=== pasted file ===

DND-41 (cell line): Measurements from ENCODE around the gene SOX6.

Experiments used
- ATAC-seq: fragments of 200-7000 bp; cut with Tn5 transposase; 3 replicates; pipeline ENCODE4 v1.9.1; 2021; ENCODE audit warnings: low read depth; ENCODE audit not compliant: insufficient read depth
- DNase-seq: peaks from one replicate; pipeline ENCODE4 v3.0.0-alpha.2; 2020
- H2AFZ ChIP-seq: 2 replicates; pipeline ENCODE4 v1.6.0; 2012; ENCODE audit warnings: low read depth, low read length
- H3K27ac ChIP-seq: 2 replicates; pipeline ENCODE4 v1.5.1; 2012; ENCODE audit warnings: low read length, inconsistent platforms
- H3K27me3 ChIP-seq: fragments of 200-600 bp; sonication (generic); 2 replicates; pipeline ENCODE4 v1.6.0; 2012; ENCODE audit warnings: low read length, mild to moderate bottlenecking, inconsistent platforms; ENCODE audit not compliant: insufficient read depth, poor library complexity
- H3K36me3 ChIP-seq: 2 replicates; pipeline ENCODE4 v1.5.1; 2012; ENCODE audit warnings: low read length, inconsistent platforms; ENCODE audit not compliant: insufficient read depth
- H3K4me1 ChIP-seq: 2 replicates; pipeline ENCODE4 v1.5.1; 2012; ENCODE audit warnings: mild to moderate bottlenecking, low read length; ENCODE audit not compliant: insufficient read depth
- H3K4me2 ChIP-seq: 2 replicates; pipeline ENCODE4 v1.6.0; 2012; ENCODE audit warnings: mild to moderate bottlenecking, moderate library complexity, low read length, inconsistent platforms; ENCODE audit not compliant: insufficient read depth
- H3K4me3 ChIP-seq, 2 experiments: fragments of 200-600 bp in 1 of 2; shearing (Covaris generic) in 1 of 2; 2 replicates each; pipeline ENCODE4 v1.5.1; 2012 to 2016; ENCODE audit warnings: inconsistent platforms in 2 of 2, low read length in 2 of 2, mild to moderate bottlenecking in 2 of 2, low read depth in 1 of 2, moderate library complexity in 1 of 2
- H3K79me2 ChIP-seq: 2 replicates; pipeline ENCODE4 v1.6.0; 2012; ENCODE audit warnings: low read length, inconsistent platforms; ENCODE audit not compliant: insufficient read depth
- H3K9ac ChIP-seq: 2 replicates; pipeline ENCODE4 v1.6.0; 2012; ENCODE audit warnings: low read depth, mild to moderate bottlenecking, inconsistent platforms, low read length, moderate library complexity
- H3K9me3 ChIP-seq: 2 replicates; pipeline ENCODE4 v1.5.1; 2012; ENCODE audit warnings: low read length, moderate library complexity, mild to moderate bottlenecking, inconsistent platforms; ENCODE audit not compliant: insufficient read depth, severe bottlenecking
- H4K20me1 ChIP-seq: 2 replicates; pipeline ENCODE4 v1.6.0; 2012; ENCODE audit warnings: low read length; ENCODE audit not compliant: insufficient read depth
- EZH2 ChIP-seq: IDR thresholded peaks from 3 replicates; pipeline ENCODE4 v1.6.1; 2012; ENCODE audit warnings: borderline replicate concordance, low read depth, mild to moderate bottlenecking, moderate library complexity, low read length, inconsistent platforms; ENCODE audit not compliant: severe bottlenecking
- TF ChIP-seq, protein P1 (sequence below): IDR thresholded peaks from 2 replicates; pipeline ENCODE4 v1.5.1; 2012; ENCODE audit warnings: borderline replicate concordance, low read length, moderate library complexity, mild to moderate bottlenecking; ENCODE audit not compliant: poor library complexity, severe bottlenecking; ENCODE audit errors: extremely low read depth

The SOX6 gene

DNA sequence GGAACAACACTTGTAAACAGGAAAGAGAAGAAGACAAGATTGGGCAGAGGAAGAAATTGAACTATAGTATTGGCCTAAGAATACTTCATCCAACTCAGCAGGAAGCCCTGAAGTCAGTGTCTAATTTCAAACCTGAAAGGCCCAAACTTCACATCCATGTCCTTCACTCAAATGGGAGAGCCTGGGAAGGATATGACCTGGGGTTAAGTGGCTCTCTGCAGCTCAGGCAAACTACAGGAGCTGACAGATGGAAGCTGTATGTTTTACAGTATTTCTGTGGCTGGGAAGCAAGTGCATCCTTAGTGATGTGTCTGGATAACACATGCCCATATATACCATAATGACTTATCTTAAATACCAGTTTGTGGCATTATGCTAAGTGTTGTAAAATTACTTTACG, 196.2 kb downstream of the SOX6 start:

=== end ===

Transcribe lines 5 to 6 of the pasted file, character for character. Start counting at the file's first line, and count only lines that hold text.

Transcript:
- H2AFZ ChIP-seq: 2 replicates; pipeline ENCODE4 v1.6.0; 2012; ENCODE audit warnings: low read depth, low read length
- H3K27ac ChIP-seq: 2 replicates; pipeline ENCODE4 v1.5.1; 2012; ENCODE audit warnings: low read length, inconsistent platforms